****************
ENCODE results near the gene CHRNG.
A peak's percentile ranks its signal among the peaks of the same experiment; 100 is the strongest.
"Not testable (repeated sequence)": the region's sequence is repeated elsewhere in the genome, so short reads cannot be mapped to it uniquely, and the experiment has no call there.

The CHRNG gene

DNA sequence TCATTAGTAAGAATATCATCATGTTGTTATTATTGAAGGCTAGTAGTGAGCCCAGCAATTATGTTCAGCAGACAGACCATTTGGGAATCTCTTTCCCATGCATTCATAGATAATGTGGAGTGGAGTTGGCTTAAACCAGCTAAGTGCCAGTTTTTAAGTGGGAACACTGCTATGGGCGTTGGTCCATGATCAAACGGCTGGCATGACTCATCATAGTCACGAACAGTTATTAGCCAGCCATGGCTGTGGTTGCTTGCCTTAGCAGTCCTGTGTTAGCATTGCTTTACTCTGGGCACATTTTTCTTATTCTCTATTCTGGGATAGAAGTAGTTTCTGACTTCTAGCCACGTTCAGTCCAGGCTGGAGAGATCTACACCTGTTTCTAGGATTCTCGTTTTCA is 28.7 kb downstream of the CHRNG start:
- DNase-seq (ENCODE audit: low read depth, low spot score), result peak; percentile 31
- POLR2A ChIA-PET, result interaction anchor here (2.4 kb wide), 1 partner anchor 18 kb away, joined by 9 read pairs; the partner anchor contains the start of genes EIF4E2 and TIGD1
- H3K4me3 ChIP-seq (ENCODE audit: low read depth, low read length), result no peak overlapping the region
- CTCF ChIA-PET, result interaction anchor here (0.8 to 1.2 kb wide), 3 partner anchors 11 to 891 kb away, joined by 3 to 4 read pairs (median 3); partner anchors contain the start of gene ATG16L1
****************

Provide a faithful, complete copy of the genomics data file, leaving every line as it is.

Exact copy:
ENCODE results near the gene CHRNG.
A peak's percentile ranks its signal among the peaks of the same experiment; 100 is the strongest.
"Not testable (repeated sequence)": the region's sequence is repeated elsewhere in the genome, so short reads cannot be mapped to it uniquely, and the experiment has no call there.

The CHRNG gene

DNA sequence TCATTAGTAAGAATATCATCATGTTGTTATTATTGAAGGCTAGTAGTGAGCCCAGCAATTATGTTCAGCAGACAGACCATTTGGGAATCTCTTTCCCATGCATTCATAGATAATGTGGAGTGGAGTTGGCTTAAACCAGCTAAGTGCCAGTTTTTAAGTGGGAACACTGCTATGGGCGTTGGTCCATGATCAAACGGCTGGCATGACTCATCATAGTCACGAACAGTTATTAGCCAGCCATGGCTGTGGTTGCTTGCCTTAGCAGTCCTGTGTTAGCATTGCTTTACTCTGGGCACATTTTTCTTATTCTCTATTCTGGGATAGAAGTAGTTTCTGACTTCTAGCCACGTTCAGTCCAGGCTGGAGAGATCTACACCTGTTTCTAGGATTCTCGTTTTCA is 28.7 kb downstream of the CHRNG start:
- DNase-seq (ENCODE audit: low read depth, low spot score), result peak; percentile 31
- POLR2A ChIA-PET, result interaction anchor here (2.4 kb wide), 1 partner anchor 18 kb away, joined by 9 read pairs; the partner anchor contains the start of genes EIF4E2 and TIGD1
- H3K4me3 ChIP-seq (ENCODE audit: low read depth, low read length), result no peak overlapping the region
- CTCF ChIA-PET, result interaction anchor here (0.8 to 1.2 kb wide), 3 partner anchors 11 to 891 kb away, joined by 3 to 4 read pairs (median 3); partner anchors contain the start of gene ATG16L1